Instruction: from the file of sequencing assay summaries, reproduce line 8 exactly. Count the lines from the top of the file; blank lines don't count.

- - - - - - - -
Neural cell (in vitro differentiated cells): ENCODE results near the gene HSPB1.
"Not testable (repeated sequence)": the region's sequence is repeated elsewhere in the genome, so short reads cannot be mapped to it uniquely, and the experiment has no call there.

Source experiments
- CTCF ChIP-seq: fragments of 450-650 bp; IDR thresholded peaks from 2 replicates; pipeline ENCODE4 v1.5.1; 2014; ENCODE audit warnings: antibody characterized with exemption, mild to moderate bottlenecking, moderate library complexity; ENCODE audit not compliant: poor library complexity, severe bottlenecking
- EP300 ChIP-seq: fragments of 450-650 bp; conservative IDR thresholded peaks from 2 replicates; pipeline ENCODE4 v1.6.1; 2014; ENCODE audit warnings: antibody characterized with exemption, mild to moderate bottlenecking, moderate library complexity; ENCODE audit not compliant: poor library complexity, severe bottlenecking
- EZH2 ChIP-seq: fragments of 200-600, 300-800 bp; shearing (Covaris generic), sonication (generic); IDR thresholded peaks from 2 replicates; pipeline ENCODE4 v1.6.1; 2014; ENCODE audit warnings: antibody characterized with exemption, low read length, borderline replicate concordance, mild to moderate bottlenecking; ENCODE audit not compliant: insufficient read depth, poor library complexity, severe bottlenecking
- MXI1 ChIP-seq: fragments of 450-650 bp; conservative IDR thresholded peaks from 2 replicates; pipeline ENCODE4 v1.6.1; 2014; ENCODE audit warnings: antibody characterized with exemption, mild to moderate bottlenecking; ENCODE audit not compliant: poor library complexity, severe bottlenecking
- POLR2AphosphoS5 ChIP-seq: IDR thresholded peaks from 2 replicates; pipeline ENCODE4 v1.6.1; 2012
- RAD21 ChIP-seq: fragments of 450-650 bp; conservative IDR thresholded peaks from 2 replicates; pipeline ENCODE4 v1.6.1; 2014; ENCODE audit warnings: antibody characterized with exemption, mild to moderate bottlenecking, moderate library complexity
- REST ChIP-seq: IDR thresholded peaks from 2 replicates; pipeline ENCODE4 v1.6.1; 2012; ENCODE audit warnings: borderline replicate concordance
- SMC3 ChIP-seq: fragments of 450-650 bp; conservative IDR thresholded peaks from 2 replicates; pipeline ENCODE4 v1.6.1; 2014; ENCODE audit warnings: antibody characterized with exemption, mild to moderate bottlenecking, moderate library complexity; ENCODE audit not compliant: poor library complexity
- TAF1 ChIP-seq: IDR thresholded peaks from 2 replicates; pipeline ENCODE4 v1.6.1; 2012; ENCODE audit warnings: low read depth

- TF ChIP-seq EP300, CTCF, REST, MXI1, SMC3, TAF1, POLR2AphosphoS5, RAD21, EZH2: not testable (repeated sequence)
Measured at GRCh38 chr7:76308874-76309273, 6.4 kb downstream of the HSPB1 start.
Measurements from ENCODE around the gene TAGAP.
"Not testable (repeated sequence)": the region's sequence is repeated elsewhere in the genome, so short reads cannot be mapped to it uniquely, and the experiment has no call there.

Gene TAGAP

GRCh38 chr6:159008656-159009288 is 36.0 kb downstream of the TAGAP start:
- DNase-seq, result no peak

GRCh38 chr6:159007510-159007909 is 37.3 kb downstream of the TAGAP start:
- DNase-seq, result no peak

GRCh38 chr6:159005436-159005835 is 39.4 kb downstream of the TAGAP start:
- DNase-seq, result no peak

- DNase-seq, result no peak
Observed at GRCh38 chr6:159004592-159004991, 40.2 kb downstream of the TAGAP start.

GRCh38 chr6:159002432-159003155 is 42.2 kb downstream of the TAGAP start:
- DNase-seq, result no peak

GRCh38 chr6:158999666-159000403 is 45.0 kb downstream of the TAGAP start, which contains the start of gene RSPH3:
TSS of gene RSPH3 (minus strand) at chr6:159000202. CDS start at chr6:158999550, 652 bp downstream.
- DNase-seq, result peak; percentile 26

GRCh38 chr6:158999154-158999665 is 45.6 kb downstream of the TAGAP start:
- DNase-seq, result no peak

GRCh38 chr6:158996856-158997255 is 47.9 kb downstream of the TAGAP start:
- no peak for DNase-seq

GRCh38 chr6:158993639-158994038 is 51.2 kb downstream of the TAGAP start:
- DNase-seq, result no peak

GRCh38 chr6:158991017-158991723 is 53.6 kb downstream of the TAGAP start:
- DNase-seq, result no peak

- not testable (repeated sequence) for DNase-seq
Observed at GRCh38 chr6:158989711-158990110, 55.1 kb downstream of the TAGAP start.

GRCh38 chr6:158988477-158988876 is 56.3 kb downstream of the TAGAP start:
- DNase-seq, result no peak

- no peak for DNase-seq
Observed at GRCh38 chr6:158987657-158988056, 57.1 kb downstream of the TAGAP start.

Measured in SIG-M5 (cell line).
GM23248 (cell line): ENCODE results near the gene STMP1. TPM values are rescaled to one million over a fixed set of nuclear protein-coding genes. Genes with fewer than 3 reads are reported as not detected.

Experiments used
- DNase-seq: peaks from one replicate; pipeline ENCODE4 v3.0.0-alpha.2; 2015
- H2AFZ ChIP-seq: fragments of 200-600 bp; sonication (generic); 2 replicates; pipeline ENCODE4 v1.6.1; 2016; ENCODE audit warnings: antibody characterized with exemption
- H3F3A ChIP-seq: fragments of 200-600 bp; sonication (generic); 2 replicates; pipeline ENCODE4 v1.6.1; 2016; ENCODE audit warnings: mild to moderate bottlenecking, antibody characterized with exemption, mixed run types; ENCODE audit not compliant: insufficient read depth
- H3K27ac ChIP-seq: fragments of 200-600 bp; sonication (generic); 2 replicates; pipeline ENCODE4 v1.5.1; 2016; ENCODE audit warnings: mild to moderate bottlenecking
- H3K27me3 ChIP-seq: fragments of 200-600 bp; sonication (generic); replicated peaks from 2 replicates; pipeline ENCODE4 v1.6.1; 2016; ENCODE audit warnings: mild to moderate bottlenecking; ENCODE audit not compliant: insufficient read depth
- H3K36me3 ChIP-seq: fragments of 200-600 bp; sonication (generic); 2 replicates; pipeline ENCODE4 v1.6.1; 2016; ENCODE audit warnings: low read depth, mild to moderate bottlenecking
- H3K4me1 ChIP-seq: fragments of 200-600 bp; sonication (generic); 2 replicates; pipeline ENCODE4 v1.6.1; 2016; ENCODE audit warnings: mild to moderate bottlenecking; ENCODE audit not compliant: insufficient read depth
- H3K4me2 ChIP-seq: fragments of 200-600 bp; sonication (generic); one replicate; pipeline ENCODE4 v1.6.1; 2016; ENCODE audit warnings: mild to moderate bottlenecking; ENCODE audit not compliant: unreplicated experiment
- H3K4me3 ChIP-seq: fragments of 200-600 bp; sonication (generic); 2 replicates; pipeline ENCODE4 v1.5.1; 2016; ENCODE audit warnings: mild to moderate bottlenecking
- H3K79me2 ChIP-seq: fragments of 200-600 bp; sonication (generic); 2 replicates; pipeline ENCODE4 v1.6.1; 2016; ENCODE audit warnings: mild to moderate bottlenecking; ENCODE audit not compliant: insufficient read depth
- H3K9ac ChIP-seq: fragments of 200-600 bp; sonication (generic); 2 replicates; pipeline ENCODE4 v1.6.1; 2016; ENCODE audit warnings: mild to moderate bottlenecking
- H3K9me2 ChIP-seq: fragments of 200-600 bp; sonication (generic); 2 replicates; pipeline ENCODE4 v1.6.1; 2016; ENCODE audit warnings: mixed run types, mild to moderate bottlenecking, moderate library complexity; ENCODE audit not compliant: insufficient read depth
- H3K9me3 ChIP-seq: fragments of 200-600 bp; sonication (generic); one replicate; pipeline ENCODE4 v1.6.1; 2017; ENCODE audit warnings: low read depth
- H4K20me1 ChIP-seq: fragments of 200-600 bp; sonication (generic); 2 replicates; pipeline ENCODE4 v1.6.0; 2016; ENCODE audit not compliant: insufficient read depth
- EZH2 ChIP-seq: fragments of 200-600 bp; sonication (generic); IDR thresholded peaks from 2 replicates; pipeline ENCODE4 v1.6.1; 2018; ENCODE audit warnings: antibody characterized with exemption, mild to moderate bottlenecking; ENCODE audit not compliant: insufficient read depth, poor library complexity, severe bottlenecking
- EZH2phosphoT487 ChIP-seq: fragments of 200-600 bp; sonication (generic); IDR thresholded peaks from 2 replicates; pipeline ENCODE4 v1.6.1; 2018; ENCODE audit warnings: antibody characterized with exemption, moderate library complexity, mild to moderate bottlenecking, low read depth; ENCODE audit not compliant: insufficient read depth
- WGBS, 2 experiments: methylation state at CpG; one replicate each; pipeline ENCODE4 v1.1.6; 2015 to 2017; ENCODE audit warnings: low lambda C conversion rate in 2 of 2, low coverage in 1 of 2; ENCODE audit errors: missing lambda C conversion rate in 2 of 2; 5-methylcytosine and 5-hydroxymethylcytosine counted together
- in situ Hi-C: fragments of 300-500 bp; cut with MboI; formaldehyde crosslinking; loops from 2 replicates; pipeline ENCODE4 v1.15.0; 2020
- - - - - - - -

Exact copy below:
- POLR2AphosphoS5 ChIP-seq: IDR thresholded peaks from 2 replicates; pipeline ENCODE4 v1.6.1; 2012